Those of us who grew up in the ‘50s and ‘60s are pretty bummed out. We expected to be driving flying cars by now. And we were sure that vacations on the moon would be commonplace by the 21st century. And, of course, there would, at least, be outposts on Mars. Alas! None of this has come to pass.
However, if the budgets on space exploration don’t entirely disappear, some folks in the know seem to think that that long-awaited visit to the Red Planet might take place around 2030.
If you want to know what the hold up has been, and you want to laugh out loud finding out, you have to read Mary Roach’s Packing for Mars: The Curious Science of Life in the Void.
While Roach doesn’t tell you precisely what to put in your Gladstones (my favorite suitcase synonym) before hopping on the rocket—as the cover illustration suggests—the author does wax poetically about all of the problems you will encounter on the journey.
Using a combination of meticulous research (over 100 bibliography entries, and don't miss a single footnote), candid interviews and unique experiences in many countries involved in space exploration, Roach traces the successes and failures, the experiments and tests that might eventually lead to the Mars venture.
Here are just a few of the questions she examines:
- Who gets to go? After six weeks in isolation, even best friends begin to hate each other, and this is going to be at least 500 days in really close quarters. An all-male crew won’t cooperate enough; an all-female crew might talk too much; a mixed crew might engender jealousy. Studies have been done on all of these factors and those are just the beginning of the logistical problems.
- There is a lot that has to be done in the first few days, but what will the crew do to prevent boredom during those months while the ship is coasting to Mars and back home? Even the Apollo crews got bored.
- What will the crew eat; how will they stay healthy; how do they keep their muscles from atrophying; what will they do if they get sick; what if they vomit in zero gravity?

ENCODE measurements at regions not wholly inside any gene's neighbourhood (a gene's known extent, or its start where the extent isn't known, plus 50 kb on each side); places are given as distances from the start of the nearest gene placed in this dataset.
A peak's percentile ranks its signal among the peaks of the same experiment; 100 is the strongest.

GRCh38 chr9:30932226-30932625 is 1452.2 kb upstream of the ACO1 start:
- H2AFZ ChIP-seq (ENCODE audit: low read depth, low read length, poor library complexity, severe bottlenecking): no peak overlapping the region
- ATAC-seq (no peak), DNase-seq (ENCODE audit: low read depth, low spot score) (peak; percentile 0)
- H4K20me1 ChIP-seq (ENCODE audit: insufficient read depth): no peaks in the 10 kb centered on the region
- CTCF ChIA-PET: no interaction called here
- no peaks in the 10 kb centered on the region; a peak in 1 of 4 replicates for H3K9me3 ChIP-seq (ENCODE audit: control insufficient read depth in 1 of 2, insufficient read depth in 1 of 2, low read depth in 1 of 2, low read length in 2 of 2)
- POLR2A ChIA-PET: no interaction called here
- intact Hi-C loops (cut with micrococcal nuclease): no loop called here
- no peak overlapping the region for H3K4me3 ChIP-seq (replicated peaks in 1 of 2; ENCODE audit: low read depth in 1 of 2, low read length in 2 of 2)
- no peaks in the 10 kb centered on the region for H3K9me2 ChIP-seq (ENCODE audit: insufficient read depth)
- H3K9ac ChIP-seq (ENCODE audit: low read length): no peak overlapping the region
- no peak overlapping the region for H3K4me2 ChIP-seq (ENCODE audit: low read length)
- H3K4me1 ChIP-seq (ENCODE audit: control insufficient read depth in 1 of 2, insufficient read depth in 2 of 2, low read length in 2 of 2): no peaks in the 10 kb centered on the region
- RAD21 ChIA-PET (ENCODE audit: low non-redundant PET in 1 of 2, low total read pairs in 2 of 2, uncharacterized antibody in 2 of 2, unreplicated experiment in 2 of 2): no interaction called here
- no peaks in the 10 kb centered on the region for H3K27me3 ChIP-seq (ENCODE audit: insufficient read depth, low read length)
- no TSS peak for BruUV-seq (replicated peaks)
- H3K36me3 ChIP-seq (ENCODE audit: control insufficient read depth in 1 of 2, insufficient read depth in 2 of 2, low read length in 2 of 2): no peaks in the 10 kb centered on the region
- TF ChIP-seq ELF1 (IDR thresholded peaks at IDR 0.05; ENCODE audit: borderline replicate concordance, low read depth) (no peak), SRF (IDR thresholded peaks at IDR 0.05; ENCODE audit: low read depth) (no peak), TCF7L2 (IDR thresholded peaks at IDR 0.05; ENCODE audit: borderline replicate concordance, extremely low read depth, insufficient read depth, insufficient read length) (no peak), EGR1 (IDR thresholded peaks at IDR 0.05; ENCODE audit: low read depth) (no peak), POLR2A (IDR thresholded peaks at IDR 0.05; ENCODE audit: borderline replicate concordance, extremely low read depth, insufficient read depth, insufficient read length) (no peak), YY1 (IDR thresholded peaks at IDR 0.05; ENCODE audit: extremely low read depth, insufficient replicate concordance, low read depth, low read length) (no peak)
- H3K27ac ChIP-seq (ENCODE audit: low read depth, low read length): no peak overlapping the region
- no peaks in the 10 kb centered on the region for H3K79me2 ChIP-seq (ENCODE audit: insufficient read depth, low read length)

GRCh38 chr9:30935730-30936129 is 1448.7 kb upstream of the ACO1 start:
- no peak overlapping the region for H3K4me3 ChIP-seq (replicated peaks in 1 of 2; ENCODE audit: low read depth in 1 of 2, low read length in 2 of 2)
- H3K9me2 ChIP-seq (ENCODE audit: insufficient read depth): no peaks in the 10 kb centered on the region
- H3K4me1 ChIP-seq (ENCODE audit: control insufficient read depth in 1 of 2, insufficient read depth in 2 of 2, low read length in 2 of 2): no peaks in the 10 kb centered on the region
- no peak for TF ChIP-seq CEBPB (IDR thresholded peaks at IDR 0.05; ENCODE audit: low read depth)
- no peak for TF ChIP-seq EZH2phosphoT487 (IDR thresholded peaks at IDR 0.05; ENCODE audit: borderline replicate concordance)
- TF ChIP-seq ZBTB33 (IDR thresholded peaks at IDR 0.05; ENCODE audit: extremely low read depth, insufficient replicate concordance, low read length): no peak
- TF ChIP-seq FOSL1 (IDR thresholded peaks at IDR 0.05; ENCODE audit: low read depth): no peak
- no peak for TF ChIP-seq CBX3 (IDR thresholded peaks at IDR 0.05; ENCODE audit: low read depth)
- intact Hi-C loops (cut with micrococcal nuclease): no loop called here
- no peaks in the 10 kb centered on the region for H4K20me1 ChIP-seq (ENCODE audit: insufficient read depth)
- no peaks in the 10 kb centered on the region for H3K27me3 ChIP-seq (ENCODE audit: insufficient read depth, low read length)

- How are bathroom functions and hygiene accomplished in zero gravity? The chapters on how these have been accomplished on actual missions are hilarious. The euphemisms for human waste alone are worth the price of the book.
- Sex in space? Not as much fun as it might sound. You are going to have to really want to do it.
After reading Packing for Mars, I am no less disappointed that I can’t take my flying car for a weekend on the moon, but I do understand more about why we haven’t been to Mars yet. This is the best non-fiction book I have read in a long time, definitely the most fun. Mary Roach does for science and space exploration what Carl Hiaasen does for mystery novels and Christopher Moore does for vampires.
Roach’s previous books are Stiff: The Curious Lives of Human Cadavers, Spook: Science Tackles the Afterlife, and Bonk: The Curious Coupling of Science and Sex.
I can’t wait to read them.
Mark Graham reviewed books for the Rocky Mountain News from 1977 until the paper closed its doors in February 2009. His “Unreal Worlds” column on science fiction and fantasy appeared regularly for over two decades. He has reviewed well over 1,000 genre books. If you see a Rocky Mountain News blurb on a book, it is likely from a review or interview he wrote. Graham also created and taught Unreal Literature, a high school science fiction class, for nearly 30 years in the Jefferson County Colorado public schools.